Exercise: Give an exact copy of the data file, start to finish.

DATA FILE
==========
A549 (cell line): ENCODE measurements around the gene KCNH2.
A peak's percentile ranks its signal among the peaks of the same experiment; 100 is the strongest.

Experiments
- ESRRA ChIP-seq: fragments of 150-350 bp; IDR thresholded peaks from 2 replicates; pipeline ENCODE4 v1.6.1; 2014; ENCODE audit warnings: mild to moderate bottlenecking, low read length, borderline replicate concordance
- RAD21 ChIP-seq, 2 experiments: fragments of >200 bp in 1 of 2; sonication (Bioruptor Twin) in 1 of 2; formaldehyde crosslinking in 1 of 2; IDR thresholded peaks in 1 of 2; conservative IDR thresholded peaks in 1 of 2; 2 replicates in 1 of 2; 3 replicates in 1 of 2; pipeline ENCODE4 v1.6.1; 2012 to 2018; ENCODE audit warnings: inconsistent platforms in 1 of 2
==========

A549 (cell line): ENCODE measurements around the gene KCNH2.
A peak's percentile ranks its signal among the peaks of the same experiment; 100 is the strongest.

Experiments
- ESRRA ChIP-seq: fragments of 150-350 bp; IDR thresholded peaks from 2 replicates; pipeline ENCODE4 v1.6.1; 2014; ENCODE audit warnings: mild to moderate bottlenecking, low read length, borderline replicate concordance
- RAD21 ChIP-seq, 2 experiments: fragments of >200 bp in 1 of 2; sonication (Bioruptor Twin) in 1 of 2; formaldehyde crosslinking in 1 of 2; IDR thresholded peaks in 1 of 2; conservative IDR thresholded peaks in 1 of 2; 2 replicates in 1 of 2; 3 replicates in 1 of 2; pipeline ENCODE4 v1.6.1; 2012 to 2018; ENCODE audit warnings: inconsistent platforms in 1 of 2